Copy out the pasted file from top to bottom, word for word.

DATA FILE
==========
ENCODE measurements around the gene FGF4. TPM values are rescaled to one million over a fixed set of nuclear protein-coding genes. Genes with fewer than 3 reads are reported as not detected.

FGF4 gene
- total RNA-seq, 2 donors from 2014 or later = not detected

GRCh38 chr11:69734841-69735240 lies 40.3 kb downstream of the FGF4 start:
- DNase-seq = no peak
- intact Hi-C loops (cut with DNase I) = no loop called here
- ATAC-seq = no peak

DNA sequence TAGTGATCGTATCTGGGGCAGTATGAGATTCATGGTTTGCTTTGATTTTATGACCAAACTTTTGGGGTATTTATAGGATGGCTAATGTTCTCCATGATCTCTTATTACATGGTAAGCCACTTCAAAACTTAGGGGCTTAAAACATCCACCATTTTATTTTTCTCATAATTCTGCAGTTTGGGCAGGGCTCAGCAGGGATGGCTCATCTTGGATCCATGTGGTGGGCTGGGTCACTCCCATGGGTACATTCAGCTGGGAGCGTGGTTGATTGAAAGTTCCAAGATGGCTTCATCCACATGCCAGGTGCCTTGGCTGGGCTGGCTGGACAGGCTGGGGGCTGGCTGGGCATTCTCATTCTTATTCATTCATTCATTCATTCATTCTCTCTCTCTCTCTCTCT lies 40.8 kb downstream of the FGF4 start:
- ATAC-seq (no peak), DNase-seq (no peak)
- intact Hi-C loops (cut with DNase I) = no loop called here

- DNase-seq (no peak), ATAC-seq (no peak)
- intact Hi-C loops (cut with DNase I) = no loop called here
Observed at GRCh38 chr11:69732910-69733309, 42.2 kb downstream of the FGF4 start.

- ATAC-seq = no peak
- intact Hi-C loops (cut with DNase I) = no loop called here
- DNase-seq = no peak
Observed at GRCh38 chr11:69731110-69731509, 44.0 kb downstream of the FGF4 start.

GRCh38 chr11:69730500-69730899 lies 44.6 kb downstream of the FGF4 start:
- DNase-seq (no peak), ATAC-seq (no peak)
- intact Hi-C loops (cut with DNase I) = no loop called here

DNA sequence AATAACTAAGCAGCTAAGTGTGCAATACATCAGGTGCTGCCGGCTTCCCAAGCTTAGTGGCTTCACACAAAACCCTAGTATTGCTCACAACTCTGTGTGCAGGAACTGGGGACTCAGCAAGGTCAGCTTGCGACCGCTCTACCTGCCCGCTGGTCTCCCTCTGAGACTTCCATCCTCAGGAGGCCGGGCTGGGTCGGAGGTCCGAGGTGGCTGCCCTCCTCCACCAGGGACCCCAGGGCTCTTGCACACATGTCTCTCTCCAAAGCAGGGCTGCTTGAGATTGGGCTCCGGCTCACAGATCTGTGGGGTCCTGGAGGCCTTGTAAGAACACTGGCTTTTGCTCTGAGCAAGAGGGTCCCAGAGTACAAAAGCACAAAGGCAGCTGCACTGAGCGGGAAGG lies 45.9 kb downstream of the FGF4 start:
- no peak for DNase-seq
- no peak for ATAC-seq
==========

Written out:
ENCODE measurements around the gene FGF4. TPM values are rescaled to one million over a fixed set of nuclear protein-coding genes. Genes with fewer than 3 reads are reported as not detected.

FGF4 gene
- total RNA-seq, 2 donors from 2014 or later = not detected

GRCh38 chr11:69734841-69735240 lies 40.3 kb downstream of the FGF4 start:
- DNase-seq = no peak
- intact Hi-C loops (cut with DNase I) = no loop called here
- ATAC-seq = no peak

DNA sequence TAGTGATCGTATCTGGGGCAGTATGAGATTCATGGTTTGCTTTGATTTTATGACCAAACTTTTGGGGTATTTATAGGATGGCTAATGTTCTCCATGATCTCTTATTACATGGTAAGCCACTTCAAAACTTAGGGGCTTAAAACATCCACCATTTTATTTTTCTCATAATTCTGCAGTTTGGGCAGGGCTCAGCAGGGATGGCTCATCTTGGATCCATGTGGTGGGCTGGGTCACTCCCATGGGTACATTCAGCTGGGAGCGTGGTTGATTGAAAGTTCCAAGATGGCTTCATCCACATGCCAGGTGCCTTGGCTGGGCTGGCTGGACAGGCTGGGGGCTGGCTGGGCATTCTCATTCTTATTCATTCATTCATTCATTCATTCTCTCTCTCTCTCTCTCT lies 40.8 kb downstream of the FGF4 start:
- ATAC-seq (no peak), DNase-seq (no peak)
- intact Hi-C loops (cut with DNase I) = no loop called here

- DNase-seq (no peak), ATAC-seq (no peak)
- intact Hi-C loops (cut with DNase I) = no loop called here
Observed at GRCh38 chr11:69732910-69733309, 42.2 kb downstream of the FGF4 start.

- ATAC-seq = no peak
- intact Hi-C loops (cut with DNase I) = no loop called here
- DNase-seq = no peak
Observed at GRCh38 chr11:69731110-69731509, 44.0 kb downstream of the FGF4 start.

GRCh38 chr11:69730500-69730899 lies 44.6 kb downstream of the FGF4 start:
- DNase-seq (no peak), ATAC-seq (no peak)
- intact Hi-C loops (cut with DNase I) = no loop called here

DNA sequence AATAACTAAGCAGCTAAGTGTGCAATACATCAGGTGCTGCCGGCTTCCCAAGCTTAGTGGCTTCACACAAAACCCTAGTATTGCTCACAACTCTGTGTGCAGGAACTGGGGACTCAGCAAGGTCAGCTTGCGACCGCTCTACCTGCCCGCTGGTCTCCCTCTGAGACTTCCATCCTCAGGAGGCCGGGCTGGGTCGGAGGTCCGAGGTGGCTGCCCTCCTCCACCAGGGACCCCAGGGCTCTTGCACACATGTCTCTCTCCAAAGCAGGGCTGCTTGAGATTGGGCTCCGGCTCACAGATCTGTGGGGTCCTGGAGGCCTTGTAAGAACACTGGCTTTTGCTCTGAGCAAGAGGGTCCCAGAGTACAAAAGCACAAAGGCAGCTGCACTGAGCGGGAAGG lies 45.9 kb downstream of the FGF4 start:
- no peak for DNase-seq
- no peak for ATAC-seq